"Despite some stumbles in the final chapter, I still consider The Raven to be a success."
At the end of Chapter 2, we left the intrepid thief we were playing as most of the way through his side of the story we began playing from Constable Zellner's perspective in The Raven Chapter 1. In Chapter 3, we reach the true ending past the cliffhanger where the good Constable's story left off. Before the end credits roll, we know the identity of the person behind the crimes as well as the true identity of The Raven. (They may be the same person — I'm not telling.) If this sounds confusing, rest assured that if you've played Chapters 1 and 2, you'll be just fine. If you haven't, you'll be even more confused than you are right now should you choose to start here.
All three chapters of The Raven were released within a few months of each other, so as I mentioned in my Chapter 2 review, the controls, graphics, and sound are essentially identical (and excellent) each time. I did, however, notice a few clipping issues this time around. I walked right through the bed of a truck at one point, and a couple of characters' arms clipped through their sleeves. Unfortunately, this seems characteristic of Chapter 3 as a whole — it feels like this chapter was rushed, and it suffers at times as a result.
The Raven's puzzles have been consistently good until Chapter 3, and this trend mostly continues, but, like the graphics, a few of them show signs of having been hurried. For example, there's a puzzle where you need a bent wire. You use an umbrella in a trash can to get a wire. But after you get the wire, you can't just bend it by hand. Instead, you must use it on a grate in front of the museum in order for it to get bent. No, it doesn't make sense, but the game won't let you bend it any other way. It's not something that destroys the game or makes it tedious — it's just a problem that seems to have happened more in this chapter than it did in the first two.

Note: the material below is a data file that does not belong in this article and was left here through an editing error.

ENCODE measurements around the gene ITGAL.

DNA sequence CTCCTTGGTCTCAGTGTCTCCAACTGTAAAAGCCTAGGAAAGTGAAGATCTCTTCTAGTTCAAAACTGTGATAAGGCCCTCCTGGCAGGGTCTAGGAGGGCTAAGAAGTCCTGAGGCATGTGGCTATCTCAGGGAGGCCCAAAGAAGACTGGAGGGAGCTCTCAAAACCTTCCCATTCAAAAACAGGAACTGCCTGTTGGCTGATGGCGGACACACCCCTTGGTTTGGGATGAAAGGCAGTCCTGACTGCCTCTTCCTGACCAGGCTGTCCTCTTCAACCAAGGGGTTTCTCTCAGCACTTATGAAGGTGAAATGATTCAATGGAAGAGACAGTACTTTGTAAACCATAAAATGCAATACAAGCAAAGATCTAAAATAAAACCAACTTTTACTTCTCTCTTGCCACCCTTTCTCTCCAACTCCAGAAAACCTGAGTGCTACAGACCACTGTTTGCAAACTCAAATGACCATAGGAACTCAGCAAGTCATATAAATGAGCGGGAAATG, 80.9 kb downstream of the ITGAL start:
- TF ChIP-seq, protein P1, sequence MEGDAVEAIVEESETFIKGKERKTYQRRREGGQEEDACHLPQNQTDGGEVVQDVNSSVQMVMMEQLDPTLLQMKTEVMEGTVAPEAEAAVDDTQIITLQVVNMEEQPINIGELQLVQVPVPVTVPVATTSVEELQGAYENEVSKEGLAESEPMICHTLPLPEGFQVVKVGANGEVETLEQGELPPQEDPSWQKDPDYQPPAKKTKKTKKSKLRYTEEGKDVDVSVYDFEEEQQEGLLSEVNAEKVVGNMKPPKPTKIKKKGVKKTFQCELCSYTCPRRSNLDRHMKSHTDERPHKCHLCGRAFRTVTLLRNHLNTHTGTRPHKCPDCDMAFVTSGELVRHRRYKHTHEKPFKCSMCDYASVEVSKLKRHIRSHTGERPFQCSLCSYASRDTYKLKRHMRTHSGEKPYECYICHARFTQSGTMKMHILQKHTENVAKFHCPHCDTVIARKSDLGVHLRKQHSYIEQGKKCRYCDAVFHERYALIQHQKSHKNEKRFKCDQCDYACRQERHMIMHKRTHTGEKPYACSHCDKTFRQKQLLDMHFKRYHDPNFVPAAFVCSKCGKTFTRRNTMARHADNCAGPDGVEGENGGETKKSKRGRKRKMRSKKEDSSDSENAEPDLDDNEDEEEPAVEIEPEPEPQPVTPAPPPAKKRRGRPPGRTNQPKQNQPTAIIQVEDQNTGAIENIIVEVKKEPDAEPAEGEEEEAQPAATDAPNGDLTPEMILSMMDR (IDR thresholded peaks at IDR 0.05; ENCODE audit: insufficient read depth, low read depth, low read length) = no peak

From a story perspective, it's nice to get the true ending of the story and find out who these characters really are. There's not a lot of new story here, but what's present is crucial. Unfortunately, I'm not sold on the ending. There are a couple of plot holes that just don't make sense to me. That said, if you've played the previous chapters, there's no question that this one's still worth playing. And if you haven't, don't let my complaints about Chapter 3 turn you off; I loved 2 and 7/8 of the chapters in this game.
Great mysteries are hard to write, and there are many more failures in the genre than there are successes. Despite some stumbles in the final chapter, I still consider The Raven to be a success. It looks great, it sounds great, the puzzles are mostly great, and the story is great until the last 30 seconds. That story formula has worked just fine for Stephen King for decades (my favorite book of all time is The Stand), and it works for Nordic Games this time. I'll happily play their next release in the hope that next time around, they'll end as strongly as they began.